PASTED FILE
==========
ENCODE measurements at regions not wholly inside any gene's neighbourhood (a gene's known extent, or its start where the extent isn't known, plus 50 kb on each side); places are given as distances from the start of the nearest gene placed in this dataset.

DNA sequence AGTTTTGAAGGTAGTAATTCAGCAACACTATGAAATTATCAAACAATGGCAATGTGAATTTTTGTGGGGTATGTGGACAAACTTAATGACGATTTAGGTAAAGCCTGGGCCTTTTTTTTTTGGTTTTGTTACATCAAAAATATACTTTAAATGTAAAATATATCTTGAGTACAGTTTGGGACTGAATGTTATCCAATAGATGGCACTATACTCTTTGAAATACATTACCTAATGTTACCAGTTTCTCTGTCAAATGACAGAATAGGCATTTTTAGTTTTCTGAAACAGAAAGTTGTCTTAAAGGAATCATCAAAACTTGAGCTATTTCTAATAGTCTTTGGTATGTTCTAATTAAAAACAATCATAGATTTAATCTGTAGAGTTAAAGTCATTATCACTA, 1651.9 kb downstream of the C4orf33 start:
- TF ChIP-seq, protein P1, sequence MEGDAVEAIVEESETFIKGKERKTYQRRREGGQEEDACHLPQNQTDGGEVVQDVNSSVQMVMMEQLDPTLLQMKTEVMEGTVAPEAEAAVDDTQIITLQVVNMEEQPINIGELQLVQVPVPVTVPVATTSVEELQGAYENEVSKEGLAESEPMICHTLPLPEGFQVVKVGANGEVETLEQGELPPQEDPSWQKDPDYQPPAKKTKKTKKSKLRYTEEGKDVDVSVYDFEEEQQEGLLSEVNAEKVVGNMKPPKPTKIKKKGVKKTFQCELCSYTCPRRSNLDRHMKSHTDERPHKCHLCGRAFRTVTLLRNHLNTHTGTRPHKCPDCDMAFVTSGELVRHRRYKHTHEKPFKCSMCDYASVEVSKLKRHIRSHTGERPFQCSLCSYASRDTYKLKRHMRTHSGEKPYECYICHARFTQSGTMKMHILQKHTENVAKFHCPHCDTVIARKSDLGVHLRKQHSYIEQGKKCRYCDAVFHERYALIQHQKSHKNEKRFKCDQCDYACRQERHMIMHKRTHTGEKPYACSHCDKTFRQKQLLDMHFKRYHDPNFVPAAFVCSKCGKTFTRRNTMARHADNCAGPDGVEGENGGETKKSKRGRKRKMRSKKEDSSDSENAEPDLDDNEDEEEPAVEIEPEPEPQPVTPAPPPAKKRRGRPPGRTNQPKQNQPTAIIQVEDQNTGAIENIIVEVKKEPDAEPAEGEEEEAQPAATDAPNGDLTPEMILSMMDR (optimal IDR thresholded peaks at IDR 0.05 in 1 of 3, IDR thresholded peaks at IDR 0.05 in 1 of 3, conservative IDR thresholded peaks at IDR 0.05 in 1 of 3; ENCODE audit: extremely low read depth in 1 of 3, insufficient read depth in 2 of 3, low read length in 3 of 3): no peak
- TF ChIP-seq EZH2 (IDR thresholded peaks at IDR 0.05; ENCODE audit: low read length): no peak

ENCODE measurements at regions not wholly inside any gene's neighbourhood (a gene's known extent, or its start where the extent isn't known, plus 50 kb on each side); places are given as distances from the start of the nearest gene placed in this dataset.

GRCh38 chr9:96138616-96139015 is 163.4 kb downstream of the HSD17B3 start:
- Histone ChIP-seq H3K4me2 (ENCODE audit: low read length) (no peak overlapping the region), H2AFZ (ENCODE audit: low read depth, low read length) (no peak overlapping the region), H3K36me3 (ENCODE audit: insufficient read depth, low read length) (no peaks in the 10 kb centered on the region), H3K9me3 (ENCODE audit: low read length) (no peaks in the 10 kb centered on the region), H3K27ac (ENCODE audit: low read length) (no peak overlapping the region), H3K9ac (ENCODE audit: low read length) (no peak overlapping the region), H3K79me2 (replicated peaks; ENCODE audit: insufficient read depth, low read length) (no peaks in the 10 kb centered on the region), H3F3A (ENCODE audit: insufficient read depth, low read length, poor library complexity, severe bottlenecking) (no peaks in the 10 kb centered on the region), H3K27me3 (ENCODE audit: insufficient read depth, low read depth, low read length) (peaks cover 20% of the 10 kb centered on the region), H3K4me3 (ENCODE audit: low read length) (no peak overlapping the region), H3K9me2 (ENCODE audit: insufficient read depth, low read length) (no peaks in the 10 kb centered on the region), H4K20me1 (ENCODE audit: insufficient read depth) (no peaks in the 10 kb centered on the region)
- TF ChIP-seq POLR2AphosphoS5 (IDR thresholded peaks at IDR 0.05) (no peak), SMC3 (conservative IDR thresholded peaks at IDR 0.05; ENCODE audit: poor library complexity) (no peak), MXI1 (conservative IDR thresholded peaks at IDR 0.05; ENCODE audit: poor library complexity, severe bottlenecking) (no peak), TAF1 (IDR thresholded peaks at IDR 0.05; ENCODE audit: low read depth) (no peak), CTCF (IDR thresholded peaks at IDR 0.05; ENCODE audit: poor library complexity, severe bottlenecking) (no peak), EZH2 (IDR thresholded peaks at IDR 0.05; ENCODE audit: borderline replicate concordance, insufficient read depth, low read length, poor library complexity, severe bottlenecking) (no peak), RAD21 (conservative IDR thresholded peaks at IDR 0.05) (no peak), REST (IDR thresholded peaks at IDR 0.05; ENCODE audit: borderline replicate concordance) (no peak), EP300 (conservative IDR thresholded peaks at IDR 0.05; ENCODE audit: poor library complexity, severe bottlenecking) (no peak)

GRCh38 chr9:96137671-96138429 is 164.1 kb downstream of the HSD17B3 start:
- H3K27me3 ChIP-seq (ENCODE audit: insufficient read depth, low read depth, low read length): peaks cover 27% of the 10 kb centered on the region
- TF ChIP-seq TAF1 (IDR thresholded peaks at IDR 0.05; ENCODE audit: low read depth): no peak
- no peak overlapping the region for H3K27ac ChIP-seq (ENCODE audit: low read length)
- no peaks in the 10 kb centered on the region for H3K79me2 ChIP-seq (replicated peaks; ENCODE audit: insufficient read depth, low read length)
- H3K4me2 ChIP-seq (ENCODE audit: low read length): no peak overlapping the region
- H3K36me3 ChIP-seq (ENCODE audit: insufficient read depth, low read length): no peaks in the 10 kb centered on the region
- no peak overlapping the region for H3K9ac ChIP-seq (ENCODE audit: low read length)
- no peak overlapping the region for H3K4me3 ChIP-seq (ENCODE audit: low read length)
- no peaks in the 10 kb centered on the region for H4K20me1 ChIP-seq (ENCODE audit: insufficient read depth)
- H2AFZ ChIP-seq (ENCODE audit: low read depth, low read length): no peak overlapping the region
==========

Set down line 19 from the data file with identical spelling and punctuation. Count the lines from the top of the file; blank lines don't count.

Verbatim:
- H2AFZ ChIP-seq (ENCODE audit: low read depth, low read length): no peak overlapping the region